Research Thursdays - New Research on the Link between Alzheimer’s Disease and Social Connectedness by Will McConnell

New Research on the Link between Alzheimer’s Disease and Social Connectedness  by Will McConnell


Thursday, Nov 04, 2021

Will McConnell, Ph.D. Department of SociologyWill McConnell, Ph.D. (Department of Sociology) recently published two articles on the link between social relationships and Alzheimer’s disease. The first article  “Why the Cognitive ‘Fountain of Youth’ may be Upstream: Pathways to Dementia Risk and Resilience through Social Connectedness,”  now published in Alzheimer’s & Dementia, explains why older adults’ social relationships can have consequences for their cognitive health. A related article,  “Social Networks and Cognitive Function: An Evaluation of Social Bridging and Bonding Mechanisms,”  is published in The Gerontologist. Drawing on evidence from longitudinal surveys of people living with Alzheimer’s disease and related dementias (ADRD), McConnell’s recent research with collaborators at Indiana University and the Indiana Alzheimer’s Disease Center focuses on identifying the mechanisms that might explain the link between social networks and cognitive health. Although most research on ADRD emphasizes pathogenic processes in the body and brain, ADRD has been linked to ‘upstream’ social environmental conditions including social connectedness. In their recent articles, McConnell and colleagues argue that social networks shape patients’ ‘risk of risks’ for cognitive decline through two intermediate social pathways (see figure below). Specifically, social bonding refers to cohesive relationships that provide companionship and social support that can promote neuroendocrine health and mitigate the negative impacts of stress. Social bridging refers to diverse and stimulating social experiences that can promote neuronal connectivity and foster cognitive reserve.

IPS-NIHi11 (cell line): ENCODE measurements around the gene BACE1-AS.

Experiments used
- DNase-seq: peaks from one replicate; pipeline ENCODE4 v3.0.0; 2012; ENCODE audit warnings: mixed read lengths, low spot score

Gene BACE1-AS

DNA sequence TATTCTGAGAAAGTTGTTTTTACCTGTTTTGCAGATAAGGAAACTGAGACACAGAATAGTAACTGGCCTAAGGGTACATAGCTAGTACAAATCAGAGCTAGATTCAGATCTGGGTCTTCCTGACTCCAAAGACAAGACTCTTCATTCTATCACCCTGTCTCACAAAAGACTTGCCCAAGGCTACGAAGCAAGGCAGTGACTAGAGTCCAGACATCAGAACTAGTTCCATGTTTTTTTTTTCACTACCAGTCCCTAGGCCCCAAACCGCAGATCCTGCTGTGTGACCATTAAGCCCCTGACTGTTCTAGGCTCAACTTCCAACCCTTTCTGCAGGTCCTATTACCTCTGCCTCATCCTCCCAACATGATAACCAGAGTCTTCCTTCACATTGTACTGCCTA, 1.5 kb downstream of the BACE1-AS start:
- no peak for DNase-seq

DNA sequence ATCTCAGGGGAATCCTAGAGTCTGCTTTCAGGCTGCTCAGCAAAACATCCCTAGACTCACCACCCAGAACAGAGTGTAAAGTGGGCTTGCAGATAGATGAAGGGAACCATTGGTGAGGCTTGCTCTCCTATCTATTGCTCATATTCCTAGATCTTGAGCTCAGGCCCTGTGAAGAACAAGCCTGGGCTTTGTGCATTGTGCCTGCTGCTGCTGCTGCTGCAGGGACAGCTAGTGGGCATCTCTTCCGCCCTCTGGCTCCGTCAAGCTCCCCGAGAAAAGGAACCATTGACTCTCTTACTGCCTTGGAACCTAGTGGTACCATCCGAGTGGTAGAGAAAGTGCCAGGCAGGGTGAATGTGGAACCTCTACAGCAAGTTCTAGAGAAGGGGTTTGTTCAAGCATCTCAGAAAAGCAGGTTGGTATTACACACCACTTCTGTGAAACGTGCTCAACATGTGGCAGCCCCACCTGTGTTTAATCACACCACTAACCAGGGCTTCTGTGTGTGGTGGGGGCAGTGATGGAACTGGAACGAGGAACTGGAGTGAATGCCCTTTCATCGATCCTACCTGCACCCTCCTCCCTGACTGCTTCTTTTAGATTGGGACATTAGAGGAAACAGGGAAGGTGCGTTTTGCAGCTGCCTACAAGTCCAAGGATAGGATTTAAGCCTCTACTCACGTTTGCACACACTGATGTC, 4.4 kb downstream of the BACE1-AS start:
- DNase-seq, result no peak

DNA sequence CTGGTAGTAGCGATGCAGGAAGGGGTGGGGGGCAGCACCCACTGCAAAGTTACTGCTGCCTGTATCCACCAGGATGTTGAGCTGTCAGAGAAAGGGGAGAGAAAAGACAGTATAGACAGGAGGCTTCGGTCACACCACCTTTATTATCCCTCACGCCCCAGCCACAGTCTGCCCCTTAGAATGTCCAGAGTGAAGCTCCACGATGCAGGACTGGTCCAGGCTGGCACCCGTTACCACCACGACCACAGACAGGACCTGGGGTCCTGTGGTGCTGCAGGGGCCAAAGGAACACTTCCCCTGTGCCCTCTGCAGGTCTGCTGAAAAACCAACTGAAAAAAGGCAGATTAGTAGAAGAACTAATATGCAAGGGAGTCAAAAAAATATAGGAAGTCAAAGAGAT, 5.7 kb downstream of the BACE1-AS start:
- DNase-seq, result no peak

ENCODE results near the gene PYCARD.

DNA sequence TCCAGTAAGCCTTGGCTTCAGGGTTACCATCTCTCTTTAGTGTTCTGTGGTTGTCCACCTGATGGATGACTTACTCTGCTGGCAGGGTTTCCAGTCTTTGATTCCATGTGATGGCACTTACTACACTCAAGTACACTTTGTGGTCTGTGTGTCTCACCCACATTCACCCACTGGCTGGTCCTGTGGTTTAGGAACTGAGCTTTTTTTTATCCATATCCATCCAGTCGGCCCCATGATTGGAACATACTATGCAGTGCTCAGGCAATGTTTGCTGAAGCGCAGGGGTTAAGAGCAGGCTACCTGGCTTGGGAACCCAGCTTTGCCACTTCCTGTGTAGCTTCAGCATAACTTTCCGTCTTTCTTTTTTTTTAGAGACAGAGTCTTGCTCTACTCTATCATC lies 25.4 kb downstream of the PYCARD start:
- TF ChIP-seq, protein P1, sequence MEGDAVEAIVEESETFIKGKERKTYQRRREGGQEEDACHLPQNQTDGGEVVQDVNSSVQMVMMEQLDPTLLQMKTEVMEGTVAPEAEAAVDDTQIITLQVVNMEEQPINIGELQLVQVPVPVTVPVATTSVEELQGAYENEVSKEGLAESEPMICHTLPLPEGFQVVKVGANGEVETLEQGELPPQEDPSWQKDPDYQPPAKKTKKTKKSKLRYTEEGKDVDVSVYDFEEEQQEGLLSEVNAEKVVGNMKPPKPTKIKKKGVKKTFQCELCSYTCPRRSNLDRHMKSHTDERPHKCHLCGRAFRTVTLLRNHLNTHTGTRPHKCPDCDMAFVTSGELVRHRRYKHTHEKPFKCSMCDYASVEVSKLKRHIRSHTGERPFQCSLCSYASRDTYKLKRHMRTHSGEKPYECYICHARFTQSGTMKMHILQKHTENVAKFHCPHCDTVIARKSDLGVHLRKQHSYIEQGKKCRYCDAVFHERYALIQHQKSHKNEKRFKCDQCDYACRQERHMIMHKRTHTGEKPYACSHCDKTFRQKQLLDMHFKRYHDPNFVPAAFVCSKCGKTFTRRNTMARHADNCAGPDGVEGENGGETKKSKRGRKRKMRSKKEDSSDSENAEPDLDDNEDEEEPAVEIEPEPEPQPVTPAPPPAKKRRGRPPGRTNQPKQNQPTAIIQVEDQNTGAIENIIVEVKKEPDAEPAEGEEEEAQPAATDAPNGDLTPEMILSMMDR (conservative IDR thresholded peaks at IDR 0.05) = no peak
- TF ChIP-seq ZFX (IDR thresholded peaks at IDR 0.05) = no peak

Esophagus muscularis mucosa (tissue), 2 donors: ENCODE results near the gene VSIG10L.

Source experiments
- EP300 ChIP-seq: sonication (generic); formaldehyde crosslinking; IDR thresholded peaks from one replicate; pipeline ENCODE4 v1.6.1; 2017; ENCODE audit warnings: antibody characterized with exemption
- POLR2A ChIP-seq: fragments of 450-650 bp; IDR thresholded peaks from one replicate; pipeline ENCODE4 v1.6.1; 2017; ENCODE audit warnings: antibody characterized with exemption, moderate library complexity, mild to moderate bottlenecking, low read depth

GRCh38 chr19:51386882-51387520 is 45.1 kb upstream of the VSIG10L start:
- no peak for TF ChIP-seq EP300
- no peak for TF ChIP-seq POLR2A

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Source: Perry et al. 2021

 

“This research shows that cognitive health in later life has a lot to do with our social lives and relationships with others. Most people expect that having companionship and support is important for older adults’ well-being. That’s mostly true, but we also consistently find that having a diverse and stimulating social life full of activity is even more important than companionship for slowing or preventing cognitive decline. Being able to make those distinctions is why this research is important.” – Will McConnell, Ph.D., Department of Sociology


In a related area of research, McConnell recently received funding from a College of Arts and Letters pilot research grant to study caregivers for older adults living with ADRD. This new collaborative project with the FAU Louis and Anne Green Memory and Wellness Center involves measuring the informal and professional relationships that caregivers rely on to survive and thrive in their caregiving role.

McConnell is an Assistant Professor of Sociology and member of the FAU I-HEALTH Human Health and Dementia Research Focus Group. He obtained a Ph.D. in Sociology and M.S. in Applied Statistics at Indiana University. He studies social networks, aging, health care and mental health using quantitative methods.  [Research Gate]

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